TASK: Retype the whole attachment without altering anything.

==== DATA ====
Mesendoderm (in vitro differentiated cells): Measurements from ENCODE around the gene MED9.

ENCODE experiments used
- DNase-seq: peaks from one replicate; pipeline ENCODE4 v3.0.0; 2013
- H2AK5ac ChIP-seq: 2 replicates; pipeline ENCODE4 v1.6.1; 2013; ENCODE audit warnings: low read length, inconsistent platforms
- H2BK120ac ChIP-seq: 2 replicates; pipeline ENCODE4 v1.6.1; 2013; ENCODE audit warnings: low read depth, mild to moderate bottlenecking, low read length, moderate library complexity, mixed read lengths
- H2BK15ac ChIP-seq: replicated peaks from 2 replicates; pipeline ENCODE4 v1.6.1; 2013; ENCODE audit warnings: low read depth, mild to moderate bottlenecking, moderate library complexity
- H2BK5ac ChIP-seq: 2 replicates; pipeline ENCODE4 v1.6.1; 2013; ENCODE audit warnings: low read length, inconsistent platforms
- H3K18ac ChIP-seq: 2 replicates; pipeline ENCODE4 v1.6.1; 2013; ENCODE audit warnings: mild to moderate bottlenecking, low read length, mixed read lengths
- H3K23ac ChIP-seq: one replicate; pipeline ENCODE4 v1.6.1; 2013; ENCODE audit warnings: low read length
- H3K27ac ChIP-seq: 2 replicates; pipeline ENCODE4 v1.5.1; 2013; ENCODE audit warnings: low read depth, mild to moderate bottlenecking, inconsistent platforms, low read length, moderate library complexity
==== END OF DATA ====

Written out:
Mesendoderm (in vitro differentiated cells): Measurements from ENCODE around the gene MED9.

ENCODE experiments used
- DNase-seq: peaks from one replicate; pipeline ENCODE4 v3.0.0; 2013
- H2AK5ac ChIP-seq: 2 replicates; pipeline ENCODE4 v1.6.1; 2013; ENCODE audit warnings: low read length, inconsistent platforms
- H2BK120ac ChIP-seq: 2 replicates; pipeline ENCODE4 v1.6.1; 2013; ENCODE audit warnings: low read depth, mild to moderate bottlenecking, low read length, moderate library complexity, mixed read lengths
- H2BK15ac ChIP-seq: replicated peaks from 2 replicates; pipeline ENCODE4 v1.6.1; 2013; ENCODE audit warnings: low read depth, mild to moderate bottlenecking, moderate library complexity
- H2BK5ac ChIP-seq: 2 replicates; pipeline ENCODE4 v1.6.1; 2013; ENCODE audit warnings: low read length, inconsistent platforms
- H3K18ac ChIP-seq: 2 replicates; pipeline ENCODE4 v1.6.1; 2013; ENCODE audit warnings: mild to moderate bottlenecking, low read length, mixed read lengths
- H3K23ac ChIP-seq: one replicate; pipeline ENCODE4 v1.6.1; 2013; ENCODE audit warnings: low read length
- H3K27ac ChIP-seq: 2 replicates; pipeline ENCODE4 v1.5.1; 2013; ENCODE audit warnings: low read depth, mild to moderate bottlenecking, inconsistent platforms, low read length, moderate library complexity